Summary: Part 7 of 8 in a series covering words in the Bible that are all too often overlooked or ignored.
INTRODUCTION: What’s the most dangerous thing you’ve ever done? I know for me the most dangerous thing I’ve ever done was to go swimming in some of the most shark infested waters on earth! It was a total rush! Some people thrive on danger… the adrenaline junkies. Las Vegas has rides on top of the highest building in the city. The car goes to the edge of the building and over the edge! People scream and hold their heads in their hands. As soon as the ride is over – they want to go again! If you’re an adrenaline junkie, you’ll think its great fun, if not you’ll think it’s totally nuts!
BACKGROUND: The Bible is an amazing collection of stories, stories of adventure, and intrigue, and often times danger… stories like the 12 spies sent to Canaan, David and Goliath, and Esther, people who put their lives on the line for the benefit of others and ultimately the glory of God. But there is another “danger” to be found in the Bible and it’s found in a single word… the most “dangerous” of all words. The word is one of the easiest to speak, and one of the most fatal in its effect, it shines like a mirage in the desert, deceiving with a false promise… It’s the word that shines like a beacon, leading fools to their ultimate destruction; it’s without a doubt Satan’s favorite word… Tomorrow!
• “Tomorrow” is without a doubt the most common reason people put off the start of a relationship with Christ!
• This is exactly what happened with a man of immense power and prestige when presented with the opportunity to embrace Jesus, his name is Felix, and we read his story in Acts 24:22-25
• Paul is known as a great preacher, and scripture records many of his great sermons, but the one he preaches to Felix and Drusilla has to be one of the best…
• He was preaching as all preachers must preach… “as a dying man to dying men.”
• History tells us about this couple, Drusilla, though named after Drusus, the sister of Caligula by her father Herod Agrippa I, was a Jew, who though married to another man, had shacked up with Felix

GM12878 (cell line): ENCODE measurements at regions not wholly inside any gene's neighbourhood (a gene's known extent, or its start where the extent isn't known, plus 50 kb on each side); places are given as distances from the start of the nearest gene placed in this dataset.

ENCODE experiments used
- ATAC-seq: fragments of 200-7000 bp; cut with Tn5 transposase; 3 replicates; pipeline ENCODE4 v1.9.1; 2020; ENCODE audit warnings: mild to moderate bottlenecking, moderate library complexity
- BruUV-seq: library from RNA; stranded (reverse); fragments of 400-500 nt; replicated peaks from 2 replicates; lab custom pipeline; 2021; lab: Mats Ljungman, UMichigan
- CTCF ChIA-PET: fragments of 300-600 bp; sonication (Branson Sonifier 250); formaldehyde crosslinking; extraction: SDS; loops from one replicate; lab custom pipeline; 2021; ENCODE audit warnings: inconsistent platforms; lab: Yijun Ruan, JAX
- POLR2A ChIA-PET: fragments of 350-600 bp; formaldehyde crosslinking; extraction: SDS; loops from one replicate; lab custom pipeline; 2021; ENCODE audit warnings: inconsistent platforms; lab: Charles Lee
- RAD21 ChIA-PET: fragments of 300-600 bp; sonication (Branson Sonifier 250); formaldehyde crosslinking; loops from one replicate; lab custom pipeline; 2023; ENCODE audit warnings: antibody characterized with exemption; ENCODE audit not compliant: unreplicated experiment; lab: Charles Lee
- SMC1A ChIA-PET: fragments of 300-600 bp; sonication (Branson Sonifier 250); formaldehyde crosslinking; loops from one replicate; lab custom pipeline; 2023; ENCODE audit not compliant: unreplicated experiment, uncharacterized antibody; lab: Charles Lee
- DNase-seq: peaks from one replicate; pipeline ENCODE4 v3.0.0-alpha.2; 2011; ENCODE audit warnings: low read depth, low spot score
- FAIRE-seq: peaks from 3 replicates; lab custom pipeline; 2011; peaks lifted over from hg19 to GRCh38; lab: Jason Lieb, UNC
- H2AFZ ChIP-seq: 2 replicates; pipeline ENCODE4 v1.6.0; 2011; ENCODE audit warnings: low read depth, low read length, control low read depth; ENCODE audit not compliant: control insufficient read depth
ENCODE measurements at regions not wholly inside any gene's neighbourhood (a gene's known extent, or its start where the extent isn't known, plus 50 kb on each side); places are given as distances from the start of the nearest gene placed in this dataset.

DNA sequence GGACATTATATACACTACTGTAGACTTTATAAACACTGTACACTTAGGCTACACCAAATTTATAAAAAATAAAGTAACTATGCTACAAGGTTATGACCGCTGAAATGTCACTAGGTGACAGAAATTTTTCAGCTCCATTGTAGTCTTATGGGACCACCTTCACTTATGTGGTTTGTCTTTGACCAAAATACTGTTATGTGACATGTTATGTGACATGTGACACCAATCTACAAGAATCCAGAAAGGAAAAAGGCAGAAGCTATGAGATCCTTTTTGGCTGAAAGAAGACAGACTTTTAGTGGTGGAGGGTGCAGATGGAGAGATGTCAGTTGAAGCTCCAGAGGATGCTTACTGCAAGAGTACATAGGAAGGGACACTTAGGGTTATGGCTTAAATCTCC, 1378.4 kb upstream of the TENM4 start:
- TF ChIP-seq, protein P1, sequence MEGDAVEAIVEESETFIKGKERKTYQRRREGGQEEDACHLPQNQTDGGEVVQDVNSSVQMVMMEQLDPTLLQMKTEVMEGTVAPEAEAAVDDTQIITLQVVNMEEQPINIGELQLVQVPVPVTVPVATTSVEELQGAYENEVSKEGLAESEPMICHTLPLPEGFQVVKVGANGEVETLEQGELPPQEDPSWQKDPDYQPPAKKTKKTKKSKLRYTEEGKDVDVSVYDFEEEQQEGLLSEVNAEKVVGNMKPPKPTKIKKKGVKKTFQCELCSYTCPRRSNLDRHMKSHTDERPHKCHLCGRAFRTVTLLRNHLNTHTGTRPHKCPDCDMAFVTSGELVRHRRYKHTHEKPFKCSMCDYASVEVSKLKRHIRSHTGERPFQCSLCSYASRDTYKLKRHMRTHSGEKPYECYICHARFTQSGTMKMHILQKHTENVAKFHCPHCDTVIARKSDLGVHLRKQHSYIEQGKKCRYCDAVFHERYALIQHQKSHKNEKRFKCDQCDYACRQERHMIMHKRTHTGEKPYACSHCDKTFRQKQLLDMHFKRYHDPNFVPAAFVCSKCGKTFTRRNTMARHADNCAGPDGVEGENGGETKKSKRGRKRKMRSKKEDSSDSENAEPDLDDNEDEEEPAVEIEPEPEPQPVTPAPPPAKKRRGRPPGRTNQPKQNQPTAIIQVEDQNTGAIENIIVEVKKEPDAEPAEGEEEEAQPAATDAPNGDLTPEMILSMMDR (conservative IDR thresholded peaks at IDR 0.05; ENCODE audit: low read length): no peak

• Now living in such a situation, you would think the last person you’d want to hear from would be a preacher, but they call on Paul, to hear about the faith (vs. 24)
• His sermon had three points (after 2000 years some things never change) (1) righteousness, (2) temperance, and (3) the coming judgment
• Righteousness – undoubtedly their wicked past rose up to condemn them, and for Drusilla, no doubt the actions of her father, which led to his untimely, and agonizing demise (eaten by worms)
• Temperance - or what we would call self-control, this had to hit the couple hard, abandoning their spouses, and entering into an adulterous relationship, and then the thrilling climax…
• The coming Judgment – Paul didn’t leave that part out, which unfortunately so many preachers would today. If Felix and Drusilla were expecting 30 Minutes of feel-good entertainment, they were in for a rude awakening - Paul preached not only to the times but also to the eternities
• They now sat in judgment over others, but one day they would sit and be judged, by the ultimate authority – Christ himself at which we read that Felix was alarmed or “trembled”
• This pagan encountered the living God, and was in place were repentance and salvation was available but then we read his response (vs. 26-27) For Felix it was always tomorrow
• Then he “ran out of tomorrows” it’s a lesson for all of us. It’s never safe to say “tomorrow” when God says today!
THE RICH FOOL’S TOMORROW
• Our second character of the morning is a man of whom Jesus spoke about in a Parable (Luke 12:13-21) thought they are Parables this preacher believes them to be accounts of actual events…
• This person was materially blessed by God; his land “produced plentifully” (vs. 16) so much so that he announced that he had “many tomorrows,” years’ worth in fact, to enjoy his many things
• He paid no heed to the futility of tomorrow (James 4:13-17)
• The night passed and the tomorrow dawned, it was one of those tomorrows that the rich fool counted on so much, but all that his tomorrow brought to him was death… the end of tomorrow!
• He was going to be all he could be…tomorrow
• He was going to do all that he could do… tomorrow
• He was going to enjoy all that he could enjoy… tomorrow… how often do we say the same?
• Though we should plan and prepare for tomorrow, those tomorrows don’t negate out todays